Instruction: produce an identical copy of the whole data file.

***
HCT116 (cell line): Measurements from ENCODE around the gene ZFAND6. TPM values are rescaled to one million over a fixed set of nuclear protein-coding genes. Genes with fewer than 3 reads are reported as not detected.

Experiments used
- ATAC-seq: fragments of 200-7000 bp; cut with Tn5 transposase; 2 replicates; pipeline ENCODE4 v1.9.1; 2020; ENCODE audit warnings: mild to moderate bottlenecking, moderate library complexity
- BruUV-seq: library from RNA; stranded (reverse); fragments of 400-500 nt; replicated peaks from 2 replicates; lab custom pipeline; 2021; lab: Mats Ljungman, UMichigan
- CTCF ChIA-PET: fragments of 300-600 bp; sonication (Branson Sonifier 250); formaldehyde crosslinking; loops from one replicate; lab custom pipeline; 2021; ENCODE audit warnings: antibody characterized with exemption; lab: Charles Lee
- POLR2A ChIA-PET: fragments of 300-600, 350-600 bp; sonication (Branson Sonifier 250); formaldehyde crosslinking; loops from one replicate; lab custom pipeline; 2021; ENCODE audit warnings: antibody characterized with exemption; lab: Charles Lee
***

HCT116 (cell line): Measurements from ENCODE around the gene ZFAND6. TPM values are rescaled to one million over a fixed set of nuclear protein-coding genes. Genes with fewer than 3 reads are reported as not detected.

Experiments used
- ATAC-seq: fragments of 200-7000 bp; cut with Tn5 transposase; 2 replicates; pipeline ENCODE4 v1.9.1; 2020; ENCODE audit warnings: mild to moderate bottlenecking, moderate library complexity
- BruUV-seq: library from RNA; stranded (reverse); fragments of 400-500 nt; replicated peaks from 2 replicates; lab custom pipeline; 2021; lab: Mats Ljungman, UMichigan
- CTCF ChIA-PET: fragments of 300-600 bp; sonication (Branson Sonifier 250); formaldehyde crosslinking; loops from one replicate; lab custom pipeline; 2021; ENCODE audit warnings: antibody characterized with exemption; lab: Charles Lee
- POLR2A ChIA-PET: fragments of 300-600, 350-600 bp; sonication (Branson Sonifier 250); formaldehyde crosslinking; loops from one replicate; lab custom pipeline; 2021; ENCODE audit warnings: antibody characterized with exemption; lab: Charles Lee